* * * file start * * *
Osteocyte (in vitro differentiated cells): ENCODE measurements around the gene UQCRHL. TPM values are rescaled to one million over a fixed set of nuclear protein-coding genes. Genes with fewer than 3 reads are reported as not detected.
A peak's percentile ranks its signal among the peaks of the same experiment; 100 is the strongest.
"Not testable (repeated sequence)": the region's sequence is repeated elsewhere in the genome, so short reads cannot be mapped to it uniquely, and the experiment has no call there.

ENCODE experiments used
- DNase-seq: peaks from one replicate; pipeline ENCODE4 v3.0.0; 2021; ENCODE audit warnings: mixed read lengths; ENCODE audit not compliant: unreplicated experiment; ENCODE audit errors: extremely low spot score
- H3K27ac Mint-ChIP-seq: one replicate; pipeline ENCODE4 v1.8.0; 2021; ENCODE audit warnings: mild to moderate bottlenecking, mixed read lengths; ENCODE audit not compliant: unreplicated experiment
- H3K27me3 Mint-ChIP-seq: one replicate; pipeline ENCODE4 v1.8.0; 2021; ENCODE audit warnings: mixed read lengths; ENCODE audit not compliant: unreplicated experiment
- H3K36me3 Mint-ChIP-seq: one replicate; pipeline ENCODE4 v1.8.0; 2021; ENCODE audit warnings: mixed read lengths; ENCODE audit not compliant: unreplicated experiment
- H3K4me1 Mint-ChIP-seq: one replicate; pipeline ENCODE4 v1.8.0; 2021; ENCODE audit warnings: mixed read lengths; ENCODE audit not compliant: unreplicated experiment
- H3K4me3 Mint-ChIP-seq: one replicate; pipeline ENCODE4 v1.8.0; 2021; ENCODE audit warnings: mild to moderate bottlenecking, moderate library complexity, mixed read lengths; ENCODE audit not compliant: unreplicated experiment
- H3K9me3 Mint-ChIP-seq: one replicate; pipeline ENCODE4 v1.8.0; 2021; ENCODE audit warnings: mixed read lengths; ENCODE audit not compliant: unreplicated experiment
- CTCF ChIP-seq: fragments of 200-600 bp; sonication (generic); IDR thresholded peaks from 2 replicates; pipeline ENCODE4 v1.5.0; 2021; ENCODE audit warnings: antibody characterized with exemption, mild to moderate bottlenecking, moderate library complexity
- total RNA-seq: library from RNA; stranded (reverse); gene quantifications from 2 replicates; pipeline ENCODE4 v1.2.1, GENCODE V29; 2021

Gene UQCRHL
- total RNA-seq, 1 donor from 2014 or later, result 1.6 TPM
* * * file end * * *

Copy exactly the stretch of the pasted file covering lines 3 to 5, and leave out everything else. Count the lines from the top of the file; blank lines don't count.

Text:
"Not testable (repeated sequence)": the region's sequence is repeated elsewhere in the genome, so short reads cannot be mapped to it uniquely, and the experiment has no call there.

ENCODE experiments used
- DNase-seq: peaks from one replicate; pipeline ENCODE4 v3.0.0; 2021; ENCODE audit warnings: mixed read lengths; ENCODE audit not compliant: unreplicated experiment; ENCODE audit errors: extremely low spot score